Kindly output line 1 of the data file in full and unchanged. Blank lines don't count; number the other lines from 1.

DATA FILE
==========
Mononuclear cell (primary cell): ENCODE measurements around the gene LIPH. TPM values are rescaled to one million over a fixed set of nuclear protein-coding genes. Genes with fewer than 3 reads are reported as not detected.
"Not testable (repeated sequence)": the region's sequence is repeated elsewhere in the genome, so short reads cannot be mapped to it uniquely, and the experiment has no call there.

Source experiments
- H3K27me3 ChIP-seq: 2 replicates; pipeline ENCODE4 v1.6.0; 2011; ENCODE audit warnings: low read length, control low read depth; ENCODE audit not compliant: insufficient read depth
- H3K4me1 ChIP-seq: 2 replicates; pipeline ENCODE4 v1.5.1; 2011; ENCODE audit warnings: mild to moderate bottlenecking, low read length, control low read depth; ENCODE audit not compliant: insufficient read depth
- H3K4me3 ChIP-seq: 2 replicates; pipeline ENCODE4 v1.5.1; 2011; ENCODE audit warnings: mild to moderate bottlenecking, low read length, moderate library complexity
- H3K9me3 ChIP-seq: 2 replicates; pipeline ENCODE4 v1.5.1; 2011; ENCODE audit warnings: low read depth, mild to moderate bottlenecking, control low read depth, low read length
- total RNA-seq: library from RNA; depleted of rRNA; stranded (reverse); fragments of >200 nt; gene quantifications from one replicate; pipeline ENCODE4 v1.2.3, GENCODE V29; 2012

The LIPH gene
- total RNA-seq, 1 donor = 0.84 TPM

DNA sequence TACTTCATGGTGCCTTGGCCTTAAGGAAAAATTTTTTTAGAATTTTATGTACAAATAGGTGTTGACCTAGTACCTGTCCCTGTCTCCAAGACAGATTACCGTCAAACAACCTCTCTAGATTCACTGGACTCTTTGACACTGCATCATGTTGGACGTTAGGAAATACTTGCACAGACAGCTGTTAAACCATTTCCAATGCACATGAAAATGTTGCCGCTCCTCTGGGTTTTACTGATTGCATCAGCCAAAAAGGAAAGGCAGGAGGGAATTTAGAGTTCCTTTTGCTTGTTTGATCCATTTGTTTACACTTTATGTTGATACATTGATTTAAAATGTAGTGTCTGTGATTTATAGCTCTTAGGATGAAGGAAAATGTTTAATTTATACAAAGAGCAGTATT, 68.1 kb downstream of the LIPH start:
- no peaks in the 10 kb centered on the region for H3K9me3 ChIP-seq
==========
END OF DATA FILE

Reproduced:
Mononuclear cell (primary cell): ENCODE measurements around the gene LIPH. TPM values are rescaled to one million over a fixed set of nuclear protein-coding genes. Genes with fewer than 3 reads are reported as not detected.